CalChamber Identities First Job Killer Bill; Legislation Will Roll Back 2012 Workers’ Comp Reforms
(March 6, 2013) The California Chamber of Commerce has identified the first “job killer” bill of the year. SB 626 (Beall; D-San Jose) severely undercuts the recent balanced workers’ compensation reform deal agreed to by labor unions and employers. The bill proposes dramatic cost increases for California employers and would leave them worse off than before the reforms of last year were enacted.
In 2012, labor unions and the business community came together to reform the California workers’ compensation system, passing CalChamber-supported SB 863 (De León; D-Los Angeles). The goal of this reform package was to provide injured workers with needed benefit increases, but offset these increased costs by closing certain loopholes and making the workers’ compensation system operate more efficiently with fewer disputes and litigation. The reforms achieved this balance—injured workers are guaranteed nearly $1 billion in benefit increases, while employer costs are projected to be reduced after regulatory implementation of system reforms. The proposals contained in this reform were forged and vetted by representatives of both labor and employers through a multi-year process of research, discussion and extensive negotiations.
SB 626 eliminates the entire balance of the deal and would erase hundreds of millions of dollars in projected savings. Specifically, SB 626 would roll back reforms dealing with timely, high-quality medical treatment and a more predictable – and less litigious – permanent disability system.
SB 626 assaults the reforms on many fronts:
- It eliminates the cornerstone cost-saving provision contained in SB 863—independent medical review. Under SB 626, independent medical review decisions would be fully appealable to the Workers’ Compensation Appeals Board, taking medical necessity decisions away from physicians and putting them back in the hands of judges. It would also result in treatment delays for injured workers. The savings associated with independent medical review are estimated at around $400 million.
- It repeals a provision in SB 863 that eliminates impairment ratings for psychiatric add-ons in some, but not all, cases. Numerous data driven analyses demonstrated applicant attorneys had excessively abused this add-on to artificially inflate permanent disability ratings.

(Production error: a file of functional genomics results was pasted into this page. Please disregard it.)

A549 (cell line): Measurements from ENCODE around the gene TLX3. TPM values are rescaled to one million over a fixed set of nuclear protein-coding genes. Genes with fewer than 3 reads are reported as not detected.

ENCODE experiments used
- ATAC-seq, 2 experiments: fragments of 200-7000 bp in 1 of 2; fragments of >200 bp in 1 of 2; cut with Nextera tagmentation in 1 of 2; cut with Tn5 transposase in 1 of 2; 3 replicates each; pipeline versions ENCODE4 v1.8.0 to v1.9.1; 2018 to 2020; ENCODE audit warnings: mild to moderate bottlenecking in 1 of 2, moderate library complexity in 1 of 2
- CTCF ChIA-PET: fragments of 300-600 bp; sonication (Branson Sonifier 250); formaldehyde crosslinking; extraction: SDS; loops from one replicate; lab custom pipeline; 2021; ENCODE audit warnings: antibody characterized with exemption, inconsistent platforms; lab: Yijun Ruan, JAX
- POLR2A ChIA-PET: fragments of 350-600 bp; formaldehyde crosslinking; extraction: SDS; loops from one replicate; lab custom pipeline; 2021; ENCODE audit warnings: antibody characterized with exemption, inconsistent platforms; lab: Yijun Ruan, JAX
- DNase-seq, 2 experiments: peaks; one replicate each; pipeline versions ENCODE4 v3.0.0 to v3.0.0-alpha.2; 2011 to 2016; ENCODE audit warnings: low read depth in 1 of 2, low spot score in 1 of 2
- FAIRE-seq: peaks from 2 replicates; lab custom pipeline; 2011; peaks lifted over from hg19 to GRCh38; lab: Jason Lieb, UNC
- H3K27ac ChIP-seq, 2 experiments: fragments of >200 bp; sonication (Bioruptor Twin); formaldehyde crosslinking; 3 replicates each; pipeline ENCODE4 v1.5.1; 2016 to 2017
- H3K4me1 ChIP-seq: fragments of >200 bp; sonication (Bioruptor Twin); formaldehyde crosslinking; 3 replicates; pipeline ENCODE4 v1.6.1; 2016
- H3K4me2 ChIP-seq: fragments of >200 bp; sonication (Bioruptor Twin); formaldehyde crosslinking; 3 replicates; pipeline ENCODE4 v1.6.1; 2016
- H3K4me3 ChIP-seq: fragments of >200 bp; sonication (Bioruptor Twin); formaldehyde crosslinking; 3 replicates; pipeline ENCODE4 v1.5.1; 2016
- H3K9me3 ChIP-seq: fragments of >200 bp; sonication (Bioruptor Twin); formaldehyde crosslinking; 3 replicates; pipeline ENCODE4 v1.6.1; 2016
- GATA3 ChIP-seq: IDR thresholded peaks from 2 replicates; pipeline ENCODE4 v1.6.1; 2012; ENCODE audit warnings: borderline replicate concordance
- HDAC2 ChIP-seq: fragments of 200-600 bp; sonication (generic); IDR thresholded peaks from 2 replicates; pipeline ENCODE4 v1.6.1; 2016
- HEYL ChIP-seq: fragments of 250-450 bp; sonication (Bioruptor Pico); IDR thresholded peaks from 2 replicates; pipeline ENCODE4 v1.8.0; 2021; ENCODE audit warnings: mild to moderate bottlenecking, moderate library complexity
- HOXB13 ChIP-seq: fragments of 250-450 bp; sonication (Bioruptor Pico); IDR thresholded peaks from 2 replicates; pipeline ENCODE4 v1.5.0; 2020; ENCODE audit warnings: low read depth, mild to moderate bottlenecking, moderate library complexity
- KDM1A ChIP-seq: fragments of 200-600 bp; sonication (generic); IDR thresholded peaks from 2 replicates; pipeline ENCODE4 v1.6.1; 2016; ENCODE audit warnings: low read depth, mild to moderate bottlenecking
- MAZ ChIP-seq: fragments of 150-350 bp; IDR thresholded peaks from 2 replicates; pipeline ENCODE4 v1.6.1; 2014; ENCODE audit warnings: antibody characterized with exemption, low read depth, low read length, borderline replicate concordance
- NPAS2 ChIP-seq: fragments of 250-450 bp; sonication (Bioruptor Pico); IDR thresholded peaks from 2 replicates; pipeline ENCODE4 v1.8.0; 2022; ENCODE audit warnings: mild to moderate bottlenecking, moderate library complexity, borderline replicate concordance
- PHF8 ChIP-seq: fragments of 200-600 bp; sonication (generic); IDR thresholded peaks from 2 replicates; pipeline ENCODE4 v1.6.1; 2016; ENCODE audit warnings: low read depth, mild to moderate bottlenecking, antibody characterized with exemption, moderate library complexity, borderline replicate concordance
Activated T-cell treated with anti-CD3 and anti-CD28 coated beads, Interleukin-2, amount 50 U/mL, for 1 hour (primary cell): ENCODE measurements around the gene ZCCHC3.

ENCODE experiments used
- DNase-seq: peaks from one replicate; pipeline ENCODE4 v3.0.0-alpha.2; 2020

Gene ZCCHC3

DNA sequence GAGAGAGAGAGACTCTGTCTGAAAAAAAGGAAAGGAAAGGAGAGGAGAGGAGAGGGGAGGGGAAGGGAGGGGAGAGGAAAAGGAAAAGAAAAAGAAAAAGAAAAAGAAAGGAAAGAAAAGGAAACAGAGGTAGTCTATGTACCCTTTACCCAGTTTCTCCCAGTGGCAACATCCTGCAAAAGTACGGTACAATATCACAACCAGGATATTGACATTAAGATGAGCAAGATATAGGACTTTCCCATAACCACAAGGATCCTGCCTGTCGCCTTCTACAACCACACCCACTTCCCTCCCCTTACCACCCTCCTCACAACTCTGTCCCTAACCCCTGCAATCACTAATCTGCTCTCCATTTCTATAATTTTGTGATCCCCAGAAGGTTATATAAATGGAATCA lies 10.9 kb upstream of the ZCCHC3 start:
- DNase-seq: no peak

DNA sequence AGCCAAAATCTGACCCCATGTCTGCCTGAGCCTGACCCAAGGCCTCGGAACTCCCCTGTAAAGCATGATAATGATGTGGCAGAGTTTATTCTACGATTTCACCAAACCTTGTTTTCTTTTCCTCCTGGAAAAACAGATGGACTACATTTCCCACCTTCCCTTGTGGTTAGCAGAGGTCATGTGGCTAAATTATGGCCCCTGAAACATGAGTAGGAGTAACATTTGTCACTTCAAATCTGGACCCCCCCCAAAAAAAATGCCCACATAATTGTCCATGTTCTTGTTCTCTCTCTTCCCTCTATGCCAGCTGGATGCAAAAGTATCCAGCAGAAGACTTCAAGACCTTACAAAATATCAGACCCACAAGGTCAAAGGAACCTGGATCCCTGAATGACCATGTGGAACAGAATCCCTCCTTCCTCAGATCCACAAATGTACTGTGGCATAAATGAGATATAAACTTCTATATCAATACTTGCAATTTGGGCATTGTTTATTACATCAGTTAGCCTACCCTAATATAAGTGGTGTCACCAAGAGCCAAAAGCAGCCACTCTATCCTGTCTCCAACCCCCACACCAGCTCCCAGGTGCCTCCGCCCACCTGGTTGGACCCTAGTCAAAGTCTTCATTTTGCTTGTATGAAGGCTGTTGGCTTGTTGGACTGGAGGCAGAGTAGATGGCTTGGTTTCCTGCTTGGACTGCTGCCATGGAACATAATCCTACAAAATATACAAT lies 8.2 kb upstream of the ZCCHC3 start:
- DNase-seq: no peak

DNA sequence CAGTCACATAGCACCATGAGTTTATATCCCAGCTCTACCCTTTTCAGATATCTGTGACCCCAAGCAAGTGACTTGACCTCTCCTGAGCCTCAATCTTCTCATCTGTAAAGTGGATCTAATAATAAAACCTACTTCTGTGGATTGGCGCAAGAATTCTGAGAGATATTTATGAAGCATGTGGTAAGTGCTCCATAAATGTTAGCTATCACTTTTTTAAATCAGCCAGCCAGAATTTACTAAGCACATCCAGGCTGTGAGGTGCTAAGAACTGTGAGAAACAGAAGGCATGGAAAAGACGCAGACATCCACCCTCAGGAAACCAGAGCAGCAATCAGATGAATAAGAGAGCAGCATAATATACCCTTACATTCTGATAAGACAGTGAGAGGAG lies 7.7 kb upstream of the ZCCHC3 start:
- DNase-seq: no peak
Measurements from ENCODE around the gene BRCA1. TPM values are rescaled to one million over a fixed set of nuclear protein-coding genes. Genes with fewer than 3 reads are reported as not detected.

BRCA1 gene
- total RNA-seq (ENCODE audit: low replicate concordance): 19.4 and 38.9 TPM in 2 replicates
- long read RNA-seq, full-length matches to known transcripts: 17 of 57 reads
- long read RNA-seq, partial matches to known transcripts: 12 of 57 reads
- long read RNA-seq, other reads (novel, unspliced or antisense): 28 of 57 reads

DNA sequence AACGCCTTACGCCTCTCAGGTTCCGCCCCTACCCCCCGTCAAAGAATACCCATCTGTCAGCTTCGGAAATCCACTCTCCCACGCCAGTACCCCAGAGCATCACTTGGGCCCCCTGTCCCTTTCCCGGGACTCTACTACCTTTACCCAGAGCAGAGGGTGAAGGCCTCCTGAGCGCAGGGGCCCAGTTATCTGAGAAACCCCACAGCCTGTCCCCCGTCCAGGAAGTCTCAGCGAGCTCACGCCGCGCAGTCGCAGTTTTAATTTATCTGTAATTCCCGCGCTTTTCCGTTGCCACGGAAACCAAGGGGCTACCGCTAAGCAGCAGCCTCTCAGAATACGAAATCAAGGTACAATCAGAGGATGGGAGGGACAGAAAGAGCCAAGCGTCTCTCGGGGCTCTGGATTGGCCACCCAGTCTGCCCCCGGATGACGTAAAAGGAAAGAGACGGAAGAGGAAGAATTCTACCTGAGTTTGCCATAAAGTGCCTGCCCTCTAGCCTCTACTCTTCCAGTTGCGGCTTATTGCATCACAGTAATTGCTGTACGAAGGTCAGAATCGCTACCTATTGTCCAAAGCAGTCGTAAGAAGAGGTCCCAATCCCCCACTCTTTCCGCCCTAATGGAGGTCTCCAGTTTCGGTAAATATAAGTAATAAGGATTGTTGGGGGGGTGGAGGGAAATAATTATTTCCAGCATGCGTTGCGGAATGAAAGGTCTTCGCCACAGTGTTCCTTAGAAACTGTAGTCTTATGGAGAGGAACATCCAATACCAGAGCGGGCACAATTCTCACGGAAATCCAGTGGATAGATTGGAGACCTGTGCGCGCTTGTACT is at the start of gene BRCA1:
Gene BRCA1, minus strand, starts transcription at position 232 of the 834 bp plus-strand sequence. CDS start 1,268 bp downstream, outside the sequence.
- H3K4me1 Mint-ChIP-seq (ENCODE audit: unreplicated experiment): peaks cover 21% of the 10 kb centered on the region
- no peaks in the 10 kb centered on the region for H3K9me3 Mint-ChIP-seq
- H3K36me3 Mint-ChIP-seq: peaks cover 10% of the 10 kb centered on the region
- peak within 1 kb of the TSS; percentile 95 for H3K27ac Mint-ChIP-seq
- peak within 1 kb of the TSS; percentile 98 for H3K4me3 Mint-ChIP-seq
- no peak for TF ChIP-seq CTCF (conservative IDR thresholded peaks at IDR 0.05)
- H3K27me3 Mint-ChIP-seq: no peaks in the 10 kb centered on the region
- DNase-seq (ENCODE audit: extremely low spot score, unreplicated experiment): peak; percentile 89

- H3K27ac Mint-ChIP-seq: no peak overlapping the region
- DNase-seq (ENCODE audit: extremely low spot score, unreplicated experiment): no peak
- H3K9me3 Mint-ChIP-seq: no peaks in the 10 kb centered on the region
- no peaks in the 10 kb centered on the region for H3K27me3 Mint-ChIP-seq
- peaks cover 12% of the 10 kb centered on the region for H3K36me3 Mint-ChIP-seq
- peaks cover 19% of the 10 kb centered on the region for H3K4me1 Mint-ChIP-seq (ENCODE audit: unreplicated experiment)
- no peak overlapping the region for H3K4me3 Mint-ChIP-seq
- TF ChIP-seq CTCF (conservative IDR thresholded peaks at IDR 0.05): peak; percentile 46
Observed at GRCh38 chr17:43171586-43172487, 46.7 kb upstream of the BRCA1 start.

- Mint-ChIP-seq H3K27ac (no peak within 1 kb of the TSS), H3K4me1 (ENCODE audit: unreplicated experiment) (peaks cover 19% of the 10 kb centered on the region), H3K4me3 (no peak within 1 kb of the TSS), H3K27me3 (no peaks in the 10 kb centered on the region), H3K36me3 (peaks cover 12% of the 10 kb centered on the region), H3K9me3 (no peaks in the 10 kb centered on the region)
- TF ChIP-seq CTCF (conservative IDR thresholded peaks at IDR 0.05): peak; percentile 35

- It repeals a provision in SB 863 that prohibits a chiropractor from being a primary treating physician once the maximum number of chiropractic treatments have been received.
- It unnecessarily limits utilization review and independent medical review by requiring that the reviewing physician hold the same license as the physician requesting treatment. Current law requires reviewers to be competent to evaluate the specific clinical issues involved in the medical treatment and utilize relevant, evidence-based medical treatment guidelines, which are not state-specific.
Leaves Employers Worse Off
Not only will employers face pre-reform escalating costs if this bill is enacted but they will also be burdened by an additional $1 billion in benefit increases with no expectation that this cost will be offset by system savings.
SB 626 is a giant step backwards for California employers during the current fragile economic recovery. Additionally, SB 626 reverses a bipartisan labor-employer compromise. These types of agreements between key stakeholders that enjoy overwhelming bipartisan approval should be encouraged and protected, not attacked and diluted.
2013 Job Killers
The CalChamber will continue to add legislation to the “job killer” list throughout the year as bills are amended or new language is introduced.
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